LOS ANGELES — Chael Sonnen has never fought as a heavyweight at any point in his long careers in wrestling and mixed martial arts. He’ll make his debut in the marquee weight class this weekend at Bellator 192 against Rampage Jackson, who outweighed Sonnen by a whopping 31 pounds on the scales Friday.
Sounds crazy, right? Even Sonnen knows it.
“I don’t totally know what I’m getting into, in fairness,” Sonnen said. “I’ve had workout partners that were heavyweights, but I don’t know what that power will feel like. I imagine I’ll move out of the way.”
Sonnen just couldn’t resist the chance to chase the Bellator title belt in an eight-man tournament starting Saturday night at the Forum. The Heavyweight World Grand Prix will be the center of Bellator’s promotional efforts in 2018, showcasing a host of well-known MMA stars including Fedor Emelianenko, Frank Mir and Roy Nelson.
Bellator was founded a decade ago around the tournament concept, but strayed away from it in recent years to maximize its ability to stage big fights.
The promotion’s return to something resembling its roots begins in Inglewood with the 40-year-old Sonnen against the 39-year-old Jackson, who tipped the scales at 253 pounds. To Sonnen, the excitement of the undertaking outweighed the obvious drawbacks in competition.
“It’s the only fair way to do things,” Sonnen said of the tournament format. “It’s just that in combat, we don’t have to do things fair. We can do things that are good for entertainment and good for business. In this case, (Bellator President) Scott Coker is risking everything. He doesn’t know what the biggest fights are going to be. He doesn’t know how it’s going to play out, but he said, ‘I’ll do it fair for a change.’ And here we are.”
While the UFC waits for new stars to emerge — or for its biggest existing star to get tired of spending his boxing money in Ireland — Bellator is building its year around the tournament designed to crown its first heavyweight champion since 2016.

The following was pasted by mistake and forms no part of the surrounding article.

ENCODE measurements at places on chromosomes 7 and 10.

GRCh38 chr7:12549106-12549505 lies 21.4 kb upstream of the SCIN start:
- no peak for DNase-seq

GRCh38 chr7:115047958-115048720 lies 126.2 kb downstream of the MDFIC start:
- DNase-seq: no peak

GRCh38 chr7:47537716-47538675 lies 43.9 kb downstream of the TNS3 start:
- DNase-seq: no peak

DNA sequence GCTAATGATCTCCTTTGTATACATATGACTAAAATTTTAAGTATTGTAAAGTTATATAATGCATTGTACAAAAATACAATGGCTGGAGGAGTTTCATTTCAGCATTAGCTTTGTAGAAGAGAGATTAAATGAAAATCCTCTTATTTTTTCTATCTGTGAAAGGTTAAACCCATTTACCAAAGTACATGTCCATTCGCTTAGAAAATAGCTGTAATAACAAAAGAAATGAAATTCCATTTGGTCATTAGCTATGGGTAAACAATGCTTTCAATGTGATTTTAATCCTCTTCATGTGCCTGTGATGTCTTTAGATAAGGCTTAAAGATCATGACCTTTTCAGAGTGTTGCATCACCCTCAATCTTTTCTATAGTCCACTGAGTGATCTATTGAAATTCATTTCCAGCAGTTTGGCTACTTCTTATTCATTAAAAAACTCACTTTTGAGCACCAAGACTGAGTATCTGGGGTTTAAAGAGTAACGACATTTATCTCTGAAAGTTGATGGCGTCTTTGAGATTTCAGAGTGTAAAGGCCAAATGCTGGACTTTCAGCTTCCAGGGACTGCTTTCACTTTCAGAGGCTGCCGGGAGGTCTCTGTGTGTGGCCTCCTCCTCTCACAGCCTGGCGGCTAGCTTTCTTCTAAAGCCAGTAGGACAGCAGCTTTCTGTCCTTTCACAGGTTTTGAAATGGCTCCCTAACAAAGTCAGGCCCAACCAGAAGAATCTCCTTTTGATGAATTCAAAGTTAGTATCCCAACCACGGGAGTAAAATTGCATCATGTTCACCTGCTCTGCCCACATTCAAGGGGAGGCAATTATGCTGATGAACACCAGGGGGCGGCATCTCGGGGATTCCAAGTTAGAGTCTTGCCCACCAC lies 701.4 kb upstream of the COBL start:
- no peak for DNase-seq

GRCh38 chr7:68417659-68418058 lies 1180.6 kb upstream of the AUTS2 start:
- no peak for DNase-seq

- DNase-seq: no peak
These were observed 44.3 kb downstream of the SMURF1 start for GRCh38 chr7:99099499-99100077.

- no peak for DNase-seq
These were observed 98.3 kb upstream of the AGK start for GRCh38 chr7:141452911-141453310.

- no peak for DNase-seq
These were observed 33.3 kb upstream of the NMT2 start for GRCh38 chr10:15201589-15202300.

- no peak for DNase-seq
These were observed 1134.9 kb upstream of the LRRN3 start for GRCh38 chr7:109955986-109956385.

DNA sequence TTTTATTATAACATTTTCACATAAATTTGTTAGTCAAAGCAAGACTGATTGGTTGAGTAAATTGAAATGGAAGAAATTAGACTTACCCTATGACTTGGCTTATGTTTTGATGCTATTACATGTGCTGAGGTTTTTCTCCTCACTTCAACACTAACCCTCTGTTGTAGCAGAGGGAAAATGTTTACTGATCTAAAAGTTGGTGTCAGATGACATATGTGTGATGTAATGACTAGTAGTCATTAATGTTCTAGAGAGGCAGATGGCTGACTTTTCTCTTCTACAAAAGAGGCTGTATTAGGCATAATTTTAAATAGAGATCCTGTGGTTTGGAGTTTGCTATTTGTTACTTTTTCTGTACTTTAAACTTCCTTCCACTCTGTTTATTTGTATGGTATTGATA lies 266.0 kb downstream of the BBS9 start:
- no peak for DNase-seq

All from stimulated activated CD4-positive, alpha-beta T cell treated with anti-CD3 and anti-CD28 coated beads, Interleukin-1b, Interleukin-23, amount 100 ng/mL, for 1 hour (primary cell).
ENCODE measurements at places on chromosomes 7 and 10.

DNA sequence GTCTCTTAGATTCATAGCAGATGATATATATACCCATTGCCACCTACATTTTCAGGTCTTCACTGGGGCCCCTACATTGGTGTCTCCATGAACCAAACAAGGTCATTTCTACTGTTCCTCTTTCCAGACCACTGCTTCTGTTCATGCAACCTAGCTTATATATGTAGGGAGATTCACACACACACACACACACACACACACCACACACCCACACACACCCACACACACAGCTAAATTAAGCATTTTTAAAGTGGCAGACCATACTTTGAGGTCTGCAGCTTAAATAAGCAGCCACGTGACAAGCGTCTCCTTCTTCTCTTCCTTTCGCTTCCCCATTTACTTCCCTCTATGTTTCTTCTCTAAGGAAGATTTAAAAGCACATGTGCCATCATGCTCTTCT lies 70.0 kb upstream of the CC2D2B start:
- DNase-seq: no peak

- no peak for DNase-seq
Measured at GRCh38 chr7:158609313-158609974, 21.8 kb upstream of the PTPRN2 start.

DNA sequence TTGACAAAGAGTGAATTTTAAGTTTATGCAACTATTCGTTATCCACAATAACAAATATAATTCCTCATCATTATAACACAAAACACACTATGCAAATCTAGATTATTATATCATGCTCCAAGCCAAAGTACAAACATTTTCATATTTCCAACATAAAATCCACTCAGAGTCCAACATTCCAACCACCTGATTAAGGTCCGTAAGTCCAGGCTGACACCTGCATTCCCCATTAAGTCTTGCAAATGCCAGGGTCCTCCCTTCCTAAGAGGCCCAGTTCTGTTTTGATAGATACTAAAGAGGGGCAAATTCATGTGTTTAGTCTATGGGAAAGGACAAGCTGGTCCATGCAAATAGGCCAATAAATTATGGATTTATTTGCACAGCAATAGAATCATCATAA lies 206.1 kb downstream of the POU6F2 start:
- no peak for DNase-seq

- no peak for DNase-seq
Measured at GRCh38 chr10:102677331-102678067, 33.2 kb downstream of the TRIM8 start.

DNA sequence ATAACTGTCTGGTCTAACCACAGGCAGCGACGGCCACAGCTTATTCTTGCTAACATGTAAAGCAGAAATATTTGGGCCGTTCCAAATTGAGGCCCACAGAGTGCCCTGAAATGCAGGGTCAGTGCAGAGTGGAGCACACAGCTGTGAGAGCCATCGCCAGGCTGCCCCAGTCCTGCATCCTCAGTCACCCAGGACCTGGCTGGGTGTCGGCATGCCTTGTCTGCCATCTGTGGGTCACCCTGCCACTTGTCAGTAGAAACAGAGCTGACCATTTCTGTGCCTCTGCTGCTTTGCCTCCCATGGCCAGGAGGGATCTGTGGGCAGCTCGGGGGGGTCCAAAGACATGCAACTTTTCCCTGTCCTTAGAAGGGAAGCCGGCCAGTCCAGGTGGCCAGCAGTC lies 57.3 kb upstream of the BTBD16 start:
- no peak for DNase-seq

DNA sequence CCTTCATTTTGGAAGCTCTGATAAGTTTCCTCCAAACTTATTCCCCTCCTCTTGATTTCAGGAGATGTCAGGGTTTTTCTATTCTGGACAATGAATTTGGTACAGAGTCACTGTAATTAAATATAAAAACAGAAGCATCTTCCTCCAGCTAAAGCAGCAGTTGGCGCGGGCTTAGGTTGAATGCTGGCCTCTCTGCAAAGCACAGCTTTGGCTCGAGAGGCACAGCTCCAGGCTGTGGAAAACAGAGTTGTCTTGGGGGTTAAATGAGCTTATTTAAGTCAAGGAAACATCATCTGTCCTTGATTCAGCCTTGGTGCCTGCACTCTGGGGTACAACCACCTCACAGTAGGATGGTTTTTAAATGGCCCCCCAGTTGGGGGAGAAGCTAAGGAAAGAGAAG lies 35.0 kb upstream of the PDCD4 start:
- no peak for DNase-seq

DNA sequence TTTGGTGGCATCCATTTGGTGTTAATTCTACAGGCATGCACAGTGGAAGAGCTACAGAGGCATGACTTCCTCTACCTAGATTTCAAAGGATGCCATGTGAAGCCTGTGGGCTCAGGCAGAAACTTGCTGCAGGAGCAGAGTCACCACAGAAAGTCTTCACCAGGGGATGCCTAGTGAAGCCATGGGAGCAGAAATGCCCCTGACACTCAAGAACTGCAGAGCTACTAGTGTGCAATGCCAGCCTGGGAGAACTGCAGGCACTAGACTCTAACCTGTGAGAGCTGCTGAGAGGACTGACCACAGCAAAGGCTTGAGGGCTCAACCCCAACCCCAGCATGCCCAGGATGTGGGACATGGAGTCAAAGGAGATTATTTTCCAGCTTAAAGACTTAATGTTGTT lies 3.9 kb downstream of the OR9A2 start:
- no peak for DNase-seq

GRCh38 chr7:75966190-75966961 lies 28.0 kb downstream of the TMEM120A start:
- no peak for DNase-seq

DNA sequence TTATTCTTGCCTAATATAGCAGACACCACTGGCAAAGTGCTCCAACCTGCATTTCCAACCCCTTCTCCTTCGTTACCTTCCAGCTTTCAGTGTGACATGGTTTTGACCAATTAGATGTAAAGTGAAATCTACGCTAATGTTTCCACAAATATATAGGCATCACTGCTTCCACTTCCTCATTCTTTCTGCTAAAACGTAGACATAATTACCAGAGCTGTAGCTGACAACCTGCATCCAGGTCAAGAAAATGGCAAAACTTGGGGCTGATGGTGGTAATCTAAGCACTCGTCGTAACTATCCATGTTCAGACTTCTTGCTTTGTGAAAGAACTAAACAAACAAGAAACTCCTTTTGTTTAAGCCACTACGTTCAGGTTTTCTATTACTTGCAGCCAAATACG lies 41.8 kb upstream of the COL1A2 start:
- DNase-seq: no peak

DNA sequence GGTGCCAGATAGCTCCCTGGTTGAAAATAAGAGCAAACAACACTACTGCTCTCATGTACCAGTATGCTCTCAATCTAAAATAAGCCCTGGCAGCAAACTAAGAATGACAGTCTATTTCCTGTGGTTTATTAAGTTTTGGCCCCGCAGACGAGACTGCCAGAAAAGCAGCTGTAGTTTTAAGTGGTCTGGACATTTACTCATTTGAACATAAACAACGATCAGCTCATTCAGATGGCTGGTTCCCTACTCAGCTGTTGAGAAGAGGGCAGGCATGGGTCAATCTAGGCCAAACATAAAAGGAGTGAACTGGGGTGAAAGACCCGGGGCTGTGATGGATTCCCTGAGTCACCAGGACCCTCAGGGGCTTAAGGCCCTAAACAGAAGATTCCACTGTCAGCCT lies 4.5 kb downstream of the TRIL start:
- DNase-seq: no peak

The promotion is doing it with its usual mix of sports and spectacle, pitting veteran heavyweights against smaller, bulked-up stars closer to their prime, including Ryan Bader and Muhammed “King Mo” Lawal.
It could be fascinating competition, or it could produce physical mismatches and lopsided decisions. Either way, Coker expects it to be compelling.
“It just snowballed into something we needed to do,” Coker said. “We already had good heavyweights, and pretty soon we had eight marquee names. This was the thing that made the most sense, and it’s going to be an all-yearlong story line.”
Jackson is no stranger to weight-cutting struggles — he only recently realized ketchup has sugar in it, he said — but the veteran fighter has no such worries now. He hadn’t even weighed himself in two weeks before his bout, and he munched on chicken skewers before his fight-week news conference.
Jackson and Sonnen get along well, but Sonnen still managed to get in an early jab at his thicker opponent: “I agreed to fight at heavyweight, not superheavyweight!”
For Coker, there were actual hurt feelings to smooth as well.
Sonnen and Jackson are being showcased in the main event after former UFC star Rory MacDonald takes on welterweight champion Douglas Lima for the title. MacDonald had thought he was in the main event until last week.
“I was disappointed when I heard about it,” MacDonald said. “I was bummed out. I was a little bit hurt. It didn’t affect my sponsorships, but I felt upset. I just put it out of my mind. These are the moves they have to make. I have a job to do, and their job is to make their business successful.”
Bellator 192 is the first event since promotion owner Viacom officially rebranded the Spike network as the Paramount Network on Thursday. While MacDonald and Lima are among the world’s best handful of fighters at 170 pounds, Jackson and Sonnen are stars with far more name recognition, and executives from Viacom understand what draws viewers to this promotion.
When asked if he was concerned about the rest of his roster’s reaction to Bellator’s decision to showcase heavyweights in all of their tournament bouts, Coker laughed.
“I don’t think they’ll have any problem cashing those checks on Monday,” he said.